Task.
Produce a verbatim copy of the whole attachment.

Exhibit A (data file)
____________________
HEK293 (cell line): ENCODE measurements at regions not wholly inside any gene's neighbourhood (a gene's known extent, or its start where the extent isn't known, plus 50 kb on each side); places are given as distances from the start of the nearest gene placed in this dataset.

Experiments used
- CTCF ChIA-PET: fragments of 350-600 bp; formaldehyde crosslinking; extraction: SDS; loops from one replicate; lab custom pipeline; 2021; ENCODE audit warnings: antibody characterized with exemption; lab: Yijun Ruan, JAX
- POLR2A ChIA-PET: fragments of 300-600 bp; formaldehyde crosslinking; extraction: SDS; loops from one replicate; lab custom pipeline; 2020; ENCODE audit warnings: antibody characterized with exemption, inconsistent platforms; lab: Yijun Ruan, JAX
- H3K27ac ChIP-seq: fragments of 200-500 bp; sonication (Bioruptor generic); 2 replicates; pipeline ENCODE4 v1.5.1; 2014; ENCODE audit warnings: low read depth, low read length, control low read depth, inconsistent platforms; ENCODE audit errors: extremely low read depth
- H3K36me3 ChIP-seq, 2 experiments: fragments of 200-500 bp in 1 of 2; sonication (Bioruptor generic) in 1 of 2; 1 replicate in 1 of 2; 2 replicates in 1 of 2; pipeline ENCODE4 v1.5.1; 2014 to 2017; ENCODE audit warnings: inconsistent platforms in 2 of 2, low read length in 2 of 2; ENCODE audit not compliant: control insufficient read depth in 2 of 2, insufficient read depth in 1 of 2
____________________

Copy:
HEK293 (cell line): ENCODE measurements at regions not wholly inside any gene's neighbourhood (a gene's known extent, or its start where the extent isn't known, plus 50 kb on each side); places are given as distances from the start of the nearest gene placed in this dataset.

Experiments used
- CTCF ChIA-PET: fragments of 350-600 bp; formaldehyde crosslinking; extraction: SDS; loops from one replicate; lab custom pipeline; 2021; ENCODE audit warnings: antibody characterized with exemption; lab: Yijun Ruan, JAX
- POLR2A ChIA-PET: fragments of 300-600 bp; formaldehyde crosslinking; extraction: SDS; loops from one replicate; lab custom pipeline; 2020; ENCODE audit warnings: antibody characterized with exemption, inconsistent platforms; lab: Yijun Ruan, JAX
- H3K27ac ChIP-seq: fragments of 200-500 bp; sonication (Bioruptor generic); 2 replicates; pipeline ENCODE4 v1.5.1; 2014; ENCODE audit warnings: low read depth, low read length, control low read depth, inconsistent platforms; ENCODE audit errors: extremely low read depth
- H3K36me3 ChIP-seq, 2 experiments: fragments of 200-500 bp in 1 of 2; sonication (Bioruptor generic) in 1 of 2; 1 replicate in 1 of 2; 2 replicates in 1 of 2; pipeline ENCODE4 v1.5.1; 2014 to 2017; ENCODE audit warnings: inconsistent platforms in 2 of 2, low read length in 2 of 2; ENCODE audit not compliant: control insufficient read depth in 2 of 2, insufficient read depth in 1 of 2